Wrap leftover roasted root vegetables in phyllo for a quick, crispy galette

Ann Maloney

THE WASHINGTON POST – Sometimes leftovers and a new recipe cross paths at just the right moment.

I was flipping through Clodagh’s Weeknight Kitchen by Clodagh McKenna (Kyle Books, 2021) and came across her recipe for a phyllo galette filled with roasted butternut squash. I happened to have leftover roasted squash on hand and a box of phyllo in the freezer, so the next evening, I had dinner on the table in about 15 minutes.

McKenna wrote the cookbook during the first pandemic lockdown in the United Kingdom (UK) when many of us began limiting our trips to the grocery and focussed more on eating from our pantries. The lovely cookbook includes what she called “cupboard standbys”, which are recipes that rely on pastas, canned tomatoes and few ingredients.

If you keep phyllo on hand, and I do, this recipe falls squarely in cook-with-what-you-have category. I made a tart with butternut squash, kalamata olives, feta and thyme as McKenna directed. Shortly after that, I ended up with leftover rutabaga, so I peeled, diced and roasted it – it takes a lot longer to get tender than butternut squash – and filled the tart with that root vegetable along with grated Gruyere, olives and dried rosemary.

One downside: This tart is best if eaten right away. It is small, so you probably can do just that, but if you do have leftovers, cover it and refrigerate it for a day. Then, remove the tart from the refrigerator while you preheat the oven to 350.

Heat until just warm, about 10 minutes. The phyllo will get super crispy, but it is still quite tasty.

Phyllo galette with butternut squash, feta and olives. PHOTO: THE WASHINGTON POST


This recipe is a great way to jump onto the phyllo bandwagon. The super-thin sheets of dough are so versatile, but they can also be intimidating because they dry out and tear quickly.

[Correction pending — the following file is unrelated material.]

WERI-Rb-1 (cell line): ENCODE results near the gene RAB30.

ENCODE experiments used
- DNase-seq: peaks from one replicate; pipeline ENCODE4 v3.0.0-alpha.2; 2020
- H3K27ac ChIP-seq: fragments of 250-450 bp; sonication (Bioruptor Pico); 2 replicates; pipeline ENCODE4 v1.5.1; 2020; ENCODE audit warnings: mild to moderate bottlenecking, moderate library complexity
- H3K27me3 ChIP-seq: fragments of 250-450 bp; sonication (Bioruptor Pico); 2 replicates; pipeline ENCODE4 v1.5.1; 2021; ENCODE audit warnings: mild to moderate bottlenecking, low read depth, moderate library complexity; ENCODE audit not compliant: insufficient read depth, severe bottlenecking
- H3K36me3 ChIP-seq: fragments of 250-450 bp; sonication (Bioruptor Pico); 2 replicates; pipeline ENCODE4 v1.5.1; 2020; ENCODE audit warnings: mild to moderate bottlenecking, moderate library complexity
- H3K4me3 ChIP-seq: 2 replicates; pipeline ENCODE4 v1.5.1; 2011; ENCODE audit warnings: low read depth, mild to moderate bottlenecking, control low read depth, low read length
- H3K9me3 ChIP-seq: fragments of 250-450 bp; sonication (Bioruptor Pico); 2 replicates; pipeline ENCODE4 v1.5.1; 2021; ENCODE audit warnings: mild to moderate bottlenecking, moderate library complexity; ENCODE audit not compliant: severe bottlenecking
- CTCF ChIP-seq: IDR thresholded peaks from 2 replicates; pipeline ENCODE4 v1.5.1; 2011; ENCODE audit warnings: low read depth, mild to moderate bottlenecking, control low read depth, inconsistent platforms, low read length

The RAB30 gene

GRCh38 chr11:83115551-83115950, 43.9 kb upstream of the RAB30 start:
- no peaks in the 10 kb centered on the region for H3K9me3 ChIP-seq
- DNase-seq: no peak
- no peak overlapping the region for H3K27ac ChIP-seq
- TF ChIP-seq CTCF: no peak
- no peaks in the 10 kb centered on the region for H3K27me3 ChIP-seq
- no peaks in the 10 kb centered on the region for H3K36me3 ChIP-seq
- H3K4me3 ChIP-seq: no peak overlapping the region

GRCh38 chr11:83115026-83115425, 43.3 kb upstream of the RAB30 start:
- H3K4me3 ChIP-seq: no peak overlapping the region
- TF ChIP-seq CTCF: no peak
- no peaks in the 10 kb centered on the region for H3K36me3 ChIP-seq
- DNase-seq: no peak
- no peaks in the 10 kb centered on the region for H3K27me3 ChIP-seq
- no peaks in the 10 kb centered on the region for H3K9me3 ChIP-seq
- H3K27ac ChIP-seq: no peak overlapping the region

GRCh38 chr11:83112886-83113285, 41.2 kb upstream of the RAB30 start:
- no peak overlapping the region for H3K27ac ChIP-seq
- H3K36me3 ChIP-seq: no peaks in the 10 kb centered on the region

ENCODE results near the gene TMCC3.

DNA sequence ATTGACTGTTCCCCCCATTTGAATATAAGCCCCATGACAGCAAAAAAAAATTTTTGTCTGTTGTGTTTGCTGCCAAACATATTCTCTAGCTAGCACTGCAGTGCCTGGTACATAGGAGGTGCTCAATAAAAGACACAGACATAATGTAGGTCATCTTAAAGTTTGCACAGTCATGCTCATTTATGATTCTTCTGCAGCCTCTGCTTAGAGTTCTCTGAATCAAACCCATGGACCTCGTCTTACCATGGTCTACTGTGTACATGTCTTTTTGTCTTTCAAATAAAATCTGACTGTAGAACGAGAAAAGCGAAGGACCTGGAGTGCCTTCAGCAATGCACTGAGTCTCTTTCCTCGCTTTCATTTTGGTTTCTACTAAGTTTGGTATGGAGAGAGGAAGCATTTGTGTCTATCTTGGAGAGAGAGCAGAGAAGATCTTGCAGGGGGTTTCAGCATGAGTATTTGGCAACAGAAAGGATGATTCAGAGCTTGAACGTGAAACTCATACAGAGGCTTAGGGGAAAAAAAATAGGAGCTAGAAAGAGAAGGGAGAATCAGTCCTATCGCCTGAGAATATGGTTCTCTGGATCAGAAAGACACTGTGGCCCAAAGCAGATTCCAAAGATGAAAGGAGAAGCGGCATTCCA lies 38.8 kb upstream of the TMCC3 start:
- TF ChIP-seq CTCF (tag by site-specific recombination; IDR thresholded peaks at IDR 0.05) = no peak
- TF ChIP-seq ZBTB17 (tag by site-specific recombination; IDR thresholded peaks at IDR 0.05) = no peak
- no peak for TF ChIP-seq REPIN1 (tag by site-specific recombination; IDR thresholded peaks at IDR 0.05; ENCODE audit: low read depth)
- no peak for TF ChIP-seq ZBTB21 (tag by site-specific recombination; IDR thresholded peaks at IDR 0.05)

In this recipe, they are simply layered on a sheet pan, filled and folded over to make a tart. For the filling, consider other roasted root vegetables, including various squashes, rutabagas or potatoes. A rimless baking sheet is ideal for forming the tart, but if you don’t have one, a rimmed baking sheet will work.

The phyllo may hang over the pan sides while you are forming the galette, but you’ll fold them over onto the filling before baking. The tart is best if eaten right away.

Most supermarket phyllo is sold frozen in 18-by-13 sheets that are rolled up in a box. To defrost, place the unopened package in the refrigerator overnight.

Most brands of dough can be covered well in plastic wrap stored for several weeks in the refrigerator. Phyllo dries out quickly, so prep all of your ingredients before opening the package.


1 pound butternut squash, peeled, seeded and diced

2 tablespoons olive oil, plus more for greasing and brushing pastry

1/4 teaspoon crushed red pepper flakes

Freshly ground black pepper

8 sheets phyllo dough

2 ounces feta cheese, crumbled

12 kalamata olives, pitted and, halved

1 tablespoon fresh thyme leaves, or 1 teaspoon dry

2 teaspoons honey


Position a rack in the middle of the oven and preheat to 375 degrees.

On a large, rimmed baking sheet, arrange the squash, drizzle with the oil and sprinkle with the pepper flakes and black pepper. Toss with your hands to coat.

Roast for 15 to 20 minutes, or until just tender. Decrease the oven temperature to 350 degrees.

When the squash is almost done, line a large rimless baking sheet with parchment paper. Lay one sheet of phyllo on the pan and place each additional sheet on top at different angles to create a starlike shape.

Arrange the roasted squash in the centre of the phyllo, leaving about one-and-a-half-inch border uncovered. Sprinkle over the feta, olives and thyme. Drizzle the honey on top.

Fold the edges of the pastry around the filling and brush it lightly with the olive oil. Bake for 15 minutes, checking after 10 minutes, or until the crust is golden.

Let cool for about two minutes before serving.